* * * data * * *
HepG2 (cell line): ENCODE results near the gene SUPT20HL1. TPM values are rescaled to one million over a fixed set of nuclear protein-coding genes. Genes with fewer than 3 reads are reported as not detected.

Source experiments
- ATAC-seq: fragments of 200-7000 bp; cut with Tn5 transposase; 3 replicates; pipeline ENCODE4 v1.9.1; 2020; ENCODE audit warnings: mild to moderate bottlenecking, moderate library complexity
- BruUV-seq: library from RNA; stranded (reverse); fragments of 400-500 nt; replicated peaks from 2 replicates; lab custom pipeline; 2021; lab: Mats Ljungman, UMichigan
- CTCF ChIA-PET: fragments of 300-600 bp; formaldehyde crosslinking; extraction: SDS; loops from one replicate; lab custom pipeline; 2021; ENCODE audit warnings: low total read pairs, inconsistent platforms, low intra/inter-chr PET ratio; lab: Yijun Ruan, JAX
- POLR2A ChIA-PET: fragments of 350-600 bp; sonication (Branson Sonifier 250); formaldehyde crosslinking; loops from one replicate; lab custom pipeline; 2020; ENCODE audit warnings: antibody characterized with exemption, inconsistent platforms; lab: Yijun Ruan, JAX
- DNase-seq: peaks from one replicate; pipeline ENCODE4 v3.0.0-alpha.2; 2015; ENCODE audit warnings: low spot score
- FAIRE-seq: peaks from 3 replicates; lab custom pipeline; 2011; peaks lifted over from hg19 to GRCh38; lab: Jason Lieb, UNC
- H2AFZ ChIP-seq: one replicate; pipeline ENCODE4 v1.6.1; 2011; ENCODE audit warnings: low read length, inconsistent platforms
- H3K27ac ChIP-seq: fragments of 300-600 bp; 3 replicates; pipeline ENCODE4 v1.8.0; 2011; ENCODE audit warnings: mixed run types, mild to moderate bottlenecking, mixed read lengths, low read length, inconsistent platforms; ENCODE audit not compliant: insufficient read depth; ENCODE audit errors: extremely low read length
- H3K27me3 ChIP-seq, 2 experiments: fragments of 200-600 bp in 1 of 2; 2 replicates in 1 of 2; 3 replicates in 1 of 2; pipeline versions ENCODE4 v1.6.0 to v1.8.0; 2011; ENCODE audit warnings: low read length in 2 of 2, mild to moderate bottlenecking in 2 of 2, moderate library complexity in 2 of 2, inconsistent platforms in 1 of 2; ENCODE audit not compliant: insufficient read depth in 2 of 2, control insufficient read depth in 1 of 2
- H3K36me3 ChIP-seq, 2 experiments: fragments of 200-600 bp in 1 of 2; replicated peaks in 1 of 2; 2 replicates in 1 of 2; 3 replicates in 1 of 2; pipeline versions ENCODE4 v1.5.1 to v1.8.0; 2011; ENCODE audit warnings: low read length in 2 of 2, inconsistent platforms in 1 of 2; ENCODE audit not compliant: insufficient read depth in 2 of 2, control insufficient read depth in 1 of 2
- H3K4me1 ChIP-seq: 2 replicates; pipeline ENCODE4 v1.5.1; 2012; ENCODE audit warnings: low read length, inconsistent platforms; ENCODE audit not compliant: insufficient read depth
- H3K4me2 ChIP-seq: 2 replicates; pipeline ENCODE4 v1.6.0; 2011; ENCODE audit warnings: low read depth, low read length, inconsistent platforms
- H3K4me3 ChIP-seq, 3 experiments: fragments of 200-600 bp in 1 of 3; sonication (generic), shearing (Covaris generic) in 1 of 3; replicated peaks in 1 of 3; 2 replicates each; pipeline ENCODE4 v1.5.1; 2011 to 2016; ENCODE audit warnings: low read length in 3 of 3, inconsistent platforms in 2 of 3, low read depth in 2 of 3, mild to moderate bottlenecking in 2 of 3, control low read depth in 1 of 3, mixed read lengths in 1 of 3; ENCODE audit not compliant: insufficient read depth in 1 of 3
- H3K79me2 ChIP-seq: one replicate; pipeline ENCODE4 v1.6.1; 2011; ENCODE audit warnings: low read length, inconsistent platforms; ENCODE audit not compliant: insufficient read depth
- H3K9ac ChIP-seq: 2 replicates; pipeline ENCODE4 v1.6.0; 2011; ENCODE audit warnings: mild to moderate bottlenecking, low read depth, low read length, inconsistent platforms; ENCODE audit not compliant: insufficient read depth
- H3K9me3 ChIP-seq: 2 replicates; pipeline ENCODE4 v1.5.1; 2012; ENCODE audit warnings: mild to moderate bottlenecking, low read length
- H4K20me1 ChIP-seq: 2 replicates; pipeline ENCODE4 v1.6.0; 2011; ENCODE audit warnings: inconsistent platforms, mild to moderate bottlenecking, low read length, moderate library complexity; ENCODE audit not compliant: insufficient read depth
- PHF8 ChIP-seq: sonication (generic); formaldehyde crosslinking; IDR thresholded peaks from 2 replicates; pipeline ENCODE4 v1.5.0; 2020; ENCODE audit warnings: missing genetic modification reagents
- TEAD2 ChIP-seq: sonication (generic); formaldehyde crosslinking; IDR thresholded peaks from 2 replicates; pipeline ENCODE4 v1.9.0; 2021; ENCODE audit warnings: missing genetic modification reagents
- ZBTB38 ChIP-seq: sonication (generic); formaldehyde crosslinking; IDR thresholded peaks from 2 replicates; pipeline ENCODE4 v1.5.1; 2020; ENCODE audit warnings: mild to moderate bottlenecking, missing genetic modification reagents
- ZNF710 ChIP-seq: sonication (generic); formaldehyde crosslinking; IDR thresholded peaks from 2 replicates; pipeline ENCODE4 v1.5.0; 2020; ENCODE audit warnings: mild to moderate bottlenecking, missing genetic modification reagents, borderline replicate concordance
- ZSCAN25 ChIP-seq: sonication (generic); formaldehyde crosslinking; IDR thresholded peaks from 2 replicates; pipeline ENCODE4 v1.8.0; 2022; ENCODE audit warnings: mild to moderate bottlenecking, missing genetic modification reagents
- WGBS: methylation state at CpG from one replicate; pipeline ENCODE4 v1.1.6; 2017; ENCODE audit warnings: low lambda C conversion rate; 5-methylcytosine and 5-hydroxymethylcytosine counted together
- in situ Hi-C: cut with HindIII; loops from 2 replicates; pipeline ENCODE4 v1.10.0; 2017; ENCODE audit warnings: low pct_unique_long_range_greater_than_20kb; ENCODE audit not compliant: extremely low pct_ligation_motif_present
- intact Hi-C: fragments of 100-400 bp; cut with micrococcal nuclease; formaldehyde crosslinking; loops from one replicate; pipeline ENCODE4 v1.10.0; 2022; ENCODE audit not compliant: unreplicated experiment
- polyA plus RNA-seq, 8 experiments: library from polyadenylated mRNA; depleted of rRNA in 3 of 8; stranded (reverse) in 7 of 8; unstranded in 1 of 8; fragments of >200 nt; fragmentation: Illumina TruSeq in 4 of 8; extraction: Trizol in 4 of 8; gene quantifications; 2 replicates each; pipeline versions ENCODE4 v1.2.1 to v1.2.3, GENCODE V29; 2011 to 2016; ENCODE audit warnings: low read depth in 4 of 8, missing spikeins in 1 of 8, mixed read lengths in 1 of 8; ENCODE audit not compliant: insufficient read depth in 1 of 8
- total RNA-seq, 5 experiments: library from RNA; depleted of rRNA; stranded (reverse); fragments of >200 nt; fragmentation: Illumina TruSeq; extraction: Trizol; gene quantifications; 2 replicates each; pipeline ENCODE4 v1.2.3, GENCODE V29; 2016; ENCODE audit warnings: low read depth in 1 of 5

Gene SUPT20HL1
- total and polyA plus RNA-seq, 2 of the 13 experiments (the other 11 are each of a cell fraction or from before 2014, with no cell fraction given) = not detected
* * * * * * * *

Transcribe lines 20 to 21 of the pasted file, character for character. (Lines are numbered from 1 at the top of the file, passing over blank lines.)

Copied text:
- PHF8 ChIP-seq: sonication (generic); formaldehyde crosslinking; IDR thresholded peaks from 2 replicates; pipeline ENCODE4 v1.5.0; 2020; ENCODE audit warnings: missing genetic modification reagents
- TEAD2 ChIP-seq: sonication (generic); formaldehyde crosslinking; IDR thresholded peaks from 2 replicates; pipeline ENCODE4 v1.9.0; 2021; ENCODE audit warnings: missing genetic modification reagents